Salient to Investors:

Richard Arum at NYU and Josipa Roksa of University of Virginia found:

  • Students who did as little as possible during college continued to drift after graduation.
  • Many college students took easy courses, regarded themselves as privileged customers, socialized heavily, and came away with little to show for their years on campus.
  • After 4 years of college, the average student rose just 18% on the Collegiate Learning Assessment.
  • Graduates with higher Collegiate Learning Assessment scores fared better in the labor market than their lower-performing peers.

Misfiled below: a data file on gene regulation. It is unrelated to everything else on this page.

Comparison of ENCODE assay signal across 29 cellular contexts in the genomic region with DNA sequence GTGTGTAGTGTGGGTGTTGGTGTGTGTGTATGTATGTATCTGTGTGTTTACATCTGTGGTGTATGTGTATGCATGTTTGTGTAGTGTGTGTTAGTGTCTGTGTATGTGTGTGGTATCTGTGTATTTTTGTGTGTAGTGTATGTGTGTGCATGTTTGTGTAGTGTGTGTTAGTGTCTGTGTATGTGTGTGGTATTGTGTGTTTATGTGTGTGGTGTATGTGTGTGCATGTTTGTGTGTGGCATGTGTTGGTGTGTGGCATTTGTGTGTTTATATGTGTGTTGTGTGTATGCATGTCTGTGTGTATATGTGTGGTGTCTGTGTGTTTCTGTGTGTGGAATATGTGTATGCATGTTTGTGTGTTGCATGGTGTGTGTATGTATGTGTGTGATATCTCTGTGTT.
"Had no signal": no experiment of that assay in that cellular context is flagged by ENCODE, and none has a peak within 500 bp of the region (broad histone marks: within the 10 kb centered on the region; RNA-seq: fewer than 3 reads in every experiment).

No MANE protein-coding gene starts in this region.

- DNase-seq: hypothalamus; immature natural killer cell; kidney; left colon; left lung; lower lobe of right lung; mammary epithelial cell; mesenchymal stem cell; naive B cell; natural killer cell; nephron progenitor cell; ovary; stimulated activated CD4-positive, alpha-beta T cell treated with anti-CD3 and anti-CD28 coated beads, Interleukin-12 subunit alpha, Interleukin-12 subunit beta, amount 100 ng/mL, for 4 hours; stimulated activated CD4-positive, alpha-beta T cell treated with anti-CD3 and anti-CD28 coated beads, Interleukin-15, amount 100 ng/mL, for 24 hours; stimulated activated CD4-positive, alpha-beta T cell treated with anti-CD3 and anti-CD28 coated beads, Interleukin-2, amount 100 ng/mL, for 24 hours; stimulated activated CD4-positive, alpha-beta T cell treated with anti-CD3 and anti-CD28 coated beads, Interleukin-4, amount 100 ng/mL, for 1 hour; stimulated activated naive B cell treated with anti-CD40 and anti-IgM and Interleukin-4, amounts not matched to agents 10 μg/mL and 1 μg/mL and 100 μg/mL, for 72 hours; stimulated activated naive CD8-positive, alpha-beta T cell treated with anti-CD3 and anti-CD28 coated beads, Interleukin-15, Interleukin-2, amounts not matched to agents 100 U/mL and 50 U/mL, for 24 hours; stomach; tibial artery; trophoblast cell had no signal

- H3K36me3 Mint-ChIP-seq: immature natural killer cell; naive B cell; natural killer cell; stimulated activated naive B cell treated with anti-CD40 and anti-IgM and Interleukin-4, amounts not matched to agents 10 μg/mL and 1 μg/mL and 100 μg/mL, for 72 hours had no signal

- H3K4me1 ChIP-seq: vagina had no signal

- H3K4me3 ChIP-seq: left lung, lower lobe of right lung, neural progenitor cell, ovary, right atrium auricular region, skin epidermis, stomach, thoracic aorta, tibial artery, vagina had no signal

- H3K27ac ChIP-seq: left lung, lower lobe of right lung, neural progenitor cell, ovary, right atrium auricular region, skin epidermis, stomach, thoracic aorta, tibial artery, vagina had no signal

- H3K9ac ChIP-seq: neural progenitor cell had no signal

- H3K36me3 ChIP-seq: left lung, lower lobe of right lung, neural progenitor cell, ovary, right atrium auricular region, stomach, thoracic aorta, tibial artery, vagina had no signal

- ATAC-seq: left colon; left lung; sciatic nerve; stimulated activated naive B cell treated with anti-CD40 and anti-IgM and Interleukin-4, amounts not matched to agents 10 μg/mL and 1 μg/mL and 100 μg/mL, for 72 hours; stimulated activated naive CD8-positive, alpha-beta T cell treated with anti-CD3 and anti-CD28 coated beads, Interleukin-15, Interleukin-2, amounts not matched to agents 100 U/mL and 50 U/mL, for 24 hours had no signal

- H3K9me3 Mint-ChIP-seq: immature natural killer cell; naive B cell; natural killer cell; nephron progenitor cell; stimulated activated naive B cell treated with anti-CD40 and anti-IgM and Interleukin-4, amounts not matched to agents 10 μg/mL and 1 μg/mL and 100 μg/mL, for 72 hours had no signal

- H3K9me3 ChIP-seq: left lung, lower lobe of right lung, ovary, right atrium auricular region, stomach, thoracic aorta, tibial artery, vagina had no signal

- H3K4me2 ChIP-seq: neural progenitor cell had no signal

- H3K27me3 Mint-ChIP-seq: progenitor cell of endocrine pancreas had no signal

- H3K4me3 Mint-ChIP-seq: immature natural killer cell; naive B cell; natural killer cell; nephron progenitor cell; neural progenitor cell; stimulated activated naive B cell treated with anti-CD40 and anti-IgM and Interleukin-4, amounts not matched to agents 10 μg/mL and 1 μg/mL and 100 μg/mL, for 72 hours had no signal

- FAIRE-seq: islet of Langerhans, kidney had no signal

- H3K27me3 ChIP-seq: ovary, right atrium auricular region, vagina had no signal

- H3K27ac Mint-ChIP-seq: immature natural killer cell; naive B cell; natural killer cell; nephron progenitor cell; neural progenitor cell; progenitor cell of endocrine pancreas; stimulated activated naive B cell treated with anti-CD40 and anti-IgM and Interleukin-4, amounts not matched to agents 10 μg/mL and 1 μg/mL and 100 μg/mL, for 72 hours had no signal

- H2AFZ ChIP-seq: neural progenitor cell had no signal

• College students spent almost 75% of their time sleeping or socializing.
  • Just over 25% of the students had landed jobs paying better than $40,000 a year two years after college.
  • 53% of the college graduates who were not re-enrolled full-time in school were unemployed, employed part-time, or employed in full-time jobs that paid less than $30,000 annually.
  • 25% were living with their parents.

OECD said American college graduates finished below the average of their peers.

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